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The San Francisco firefighter who recorded some of the events around the fatal July 6 crash of Asiana Airlines Flight 214 is in trouble with the fire chief.
The San Francisco Fire Department battalion chief who recorded the chaos and calamity of the Asiana Airlines crash in July -- and the circumstances around the death of a 16-year old passenger who was struck by a fire truck -- is in trouble, according to reports.
Mark Johnson may be disciplined for using a helmet cam by fire Chief Joanne Hayes-White, the San Francisco Chronicle reported.
Images from the helmet cam -- a personal camera, not a department one -- proved that Ye Meng Yuan died July 6 after surviving the plane crash.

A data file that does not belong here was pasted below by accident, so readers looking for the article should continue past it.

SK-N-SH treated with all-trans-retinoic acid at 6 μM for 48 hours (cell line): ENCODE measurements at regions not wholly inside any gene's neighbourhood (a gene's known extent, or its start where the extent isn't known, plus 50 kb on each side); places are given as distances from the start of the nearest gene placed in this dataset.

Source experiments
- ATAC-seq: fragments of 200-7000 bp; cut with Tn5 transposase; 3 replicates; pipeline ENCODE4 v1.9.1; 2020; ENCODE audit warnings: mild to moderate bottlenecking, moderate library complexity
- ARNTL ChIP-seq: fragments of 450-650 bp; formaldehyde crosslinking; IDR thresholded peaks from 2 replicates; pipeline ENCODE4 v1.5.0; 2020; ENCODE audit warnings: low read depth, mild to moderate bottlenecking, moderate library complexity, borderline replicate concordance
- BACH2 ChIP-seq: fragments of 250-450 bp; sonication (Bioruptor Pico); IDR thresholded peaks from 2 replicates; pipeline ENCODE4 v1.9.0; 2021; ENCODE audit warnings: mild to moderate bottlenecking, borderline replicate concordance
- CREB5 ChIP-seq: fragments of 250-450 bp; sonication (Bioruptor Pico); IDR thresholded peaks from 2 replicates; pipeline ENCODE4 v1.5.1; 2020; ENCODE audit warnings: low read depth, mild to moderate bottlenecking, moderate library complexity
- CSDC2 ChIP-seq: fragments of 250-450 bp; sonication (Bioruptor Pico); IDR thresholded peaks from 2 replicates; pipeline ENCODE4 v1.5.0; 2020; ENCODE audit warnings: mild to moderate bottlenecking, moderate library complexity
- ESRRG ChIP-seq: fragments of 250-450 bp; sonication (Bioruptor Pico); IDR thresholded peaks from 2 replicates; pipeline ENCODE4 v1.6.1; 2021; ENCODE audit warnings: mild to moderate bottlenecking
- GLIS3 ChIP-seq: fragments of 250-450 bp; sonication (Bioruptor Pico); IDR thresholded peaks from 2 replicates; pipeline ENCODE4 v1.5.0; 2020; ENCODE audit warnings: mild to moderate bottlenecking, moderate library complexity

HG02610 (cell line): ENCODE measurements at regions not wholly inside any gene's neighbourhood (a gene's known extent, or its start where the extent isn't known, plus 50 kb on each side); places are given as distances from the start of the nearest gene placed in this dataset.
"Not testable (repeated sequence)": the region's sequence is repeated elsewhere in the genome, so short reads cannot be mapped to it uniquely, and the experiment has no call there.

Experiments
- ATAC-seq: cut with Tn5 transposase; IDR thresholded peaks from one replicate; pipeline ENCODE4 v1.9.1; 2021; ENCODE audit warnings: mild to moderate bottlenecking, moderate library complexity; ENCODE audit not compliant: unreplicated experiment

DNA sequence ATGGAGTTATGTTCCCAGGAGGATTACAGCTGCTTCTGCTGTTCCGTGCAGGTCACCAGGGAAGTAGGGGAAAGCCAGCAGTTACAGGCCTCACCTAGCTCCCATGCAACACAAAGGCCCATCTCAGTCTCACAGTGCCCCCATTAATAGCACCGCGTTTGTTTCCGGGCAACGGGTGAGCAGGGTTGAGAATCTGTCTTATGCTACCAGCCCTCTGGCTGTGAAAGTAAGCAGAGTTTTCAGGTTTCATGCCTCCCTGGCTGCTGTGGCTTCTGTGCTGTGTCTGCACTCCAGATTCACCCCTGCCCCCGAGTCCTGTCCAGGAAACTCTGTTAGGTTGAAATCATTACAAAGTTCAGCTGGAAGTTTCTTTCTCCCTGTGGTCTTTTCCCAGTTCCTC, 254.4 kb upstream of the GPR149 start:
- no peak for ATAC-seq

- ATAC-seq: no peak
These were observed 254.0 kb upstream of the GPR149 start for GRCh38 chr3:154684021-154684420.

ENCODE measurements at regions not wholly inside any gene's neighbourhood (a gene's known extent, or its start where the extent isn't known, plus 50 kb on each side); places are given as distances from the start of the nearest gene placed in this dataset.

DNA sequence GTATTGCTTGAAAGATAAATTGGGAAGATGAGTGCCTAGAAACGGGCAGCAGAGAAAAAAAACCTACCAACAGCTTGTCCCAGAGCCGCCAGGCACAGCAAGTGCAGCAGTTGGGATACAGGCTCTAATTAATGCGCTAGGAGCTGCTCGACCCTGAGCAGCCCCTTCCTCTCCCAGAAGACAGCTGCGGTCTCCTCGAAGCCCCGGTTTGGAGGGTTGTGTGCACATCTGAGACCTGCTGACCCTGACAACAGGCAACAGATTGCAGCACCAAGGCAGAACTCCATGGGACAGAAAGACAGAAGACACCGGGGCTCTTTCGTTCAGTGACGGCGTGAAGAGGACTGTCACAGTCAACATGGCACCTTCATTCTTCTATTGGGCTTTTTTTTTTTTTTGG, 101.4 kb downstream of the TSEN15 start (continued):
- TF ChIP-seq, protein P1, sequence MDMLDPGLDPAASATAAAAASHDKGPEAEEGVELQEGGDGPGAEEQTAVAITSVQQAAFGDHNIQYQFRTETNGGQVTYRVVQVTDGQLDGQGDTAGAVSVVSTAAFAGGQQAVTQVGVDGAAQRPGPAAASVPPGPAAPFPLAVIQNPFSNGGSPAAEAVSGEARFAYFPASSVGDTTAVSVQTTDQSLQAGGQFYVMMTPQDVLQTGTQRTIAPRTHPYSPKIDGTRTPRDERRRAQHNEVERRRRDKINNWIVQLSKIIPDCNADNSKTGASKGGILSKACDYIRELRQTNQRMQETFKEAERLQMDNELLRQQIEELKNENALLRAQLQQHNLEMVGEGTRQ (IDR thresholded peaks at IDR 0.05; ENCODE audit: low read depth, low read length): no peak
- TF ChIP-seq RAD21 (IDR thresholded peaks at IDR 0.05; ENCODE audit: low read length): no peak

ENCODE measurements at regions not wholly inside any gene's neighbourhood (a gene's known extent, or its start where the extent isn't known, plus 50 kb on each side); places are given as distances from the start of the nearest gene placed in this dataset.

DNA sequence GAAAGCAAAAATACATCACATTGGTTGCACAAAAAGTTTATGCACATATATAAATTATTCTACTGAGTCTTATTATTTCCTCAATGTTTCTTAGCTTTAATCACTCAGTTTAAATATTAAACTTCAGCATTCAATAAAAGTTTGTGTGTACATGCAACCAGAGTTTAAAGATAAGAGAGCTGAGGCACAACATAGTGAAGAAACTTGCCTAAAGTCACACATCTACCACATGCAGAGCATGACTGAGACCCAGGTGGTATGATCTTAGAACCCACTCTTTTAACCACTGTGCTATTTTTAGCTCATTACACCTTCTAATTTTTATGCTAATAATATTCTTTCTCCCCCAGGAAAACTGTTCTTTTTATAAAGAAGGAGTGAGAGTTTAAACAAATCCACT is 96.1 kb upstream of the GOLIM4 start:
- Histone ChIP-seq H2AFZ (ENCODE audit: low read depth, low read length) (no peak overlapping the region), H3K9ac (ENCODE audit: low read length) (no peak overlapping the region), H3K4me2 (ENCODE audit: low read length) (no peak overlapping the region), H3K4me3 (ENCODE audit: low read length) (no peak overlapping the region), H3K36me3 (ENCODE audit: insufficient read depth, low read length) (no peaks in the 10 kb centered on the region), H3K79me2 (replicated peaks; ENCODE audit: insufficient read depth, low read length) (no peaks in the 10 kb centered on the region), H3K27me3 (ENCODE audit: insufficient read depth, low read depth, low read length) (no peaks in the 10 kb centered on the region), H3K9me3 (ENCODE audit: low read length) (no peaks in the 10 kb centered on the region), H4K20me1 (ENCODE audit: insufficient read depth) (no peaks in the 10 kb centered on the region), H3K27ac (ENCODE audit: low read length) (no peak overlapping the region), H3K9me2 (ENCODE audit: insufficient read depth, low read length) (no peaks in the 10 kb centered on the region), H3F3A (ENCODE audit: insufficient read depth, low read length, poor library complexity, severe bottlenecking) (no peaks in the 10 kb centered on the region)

But the footage is not authorized under a 2009 department general order that bans unauthorized video recording "in the workplace," the newspaper reported.
In other words, the camera footage violated the right to "privacy... of victims and firefighters," according to the chief.
A representative for the San Francisco Black Firefighters Association, which represents Smith, said that the reprimand is a "far stretch," the newspaper reported.
Helmet cams weren't meant to be included in the 2009 general order, said Kevin Smith, another battalion chief.
And punishing Johnson for recording the incident -- and providing the proof of what happened, according to Smith -- sets a bad precedent, he said.
Hayes-White briefly attempted to ban cameras, but then relented after realizing their value for training -- and for evidence, the newspaper reported.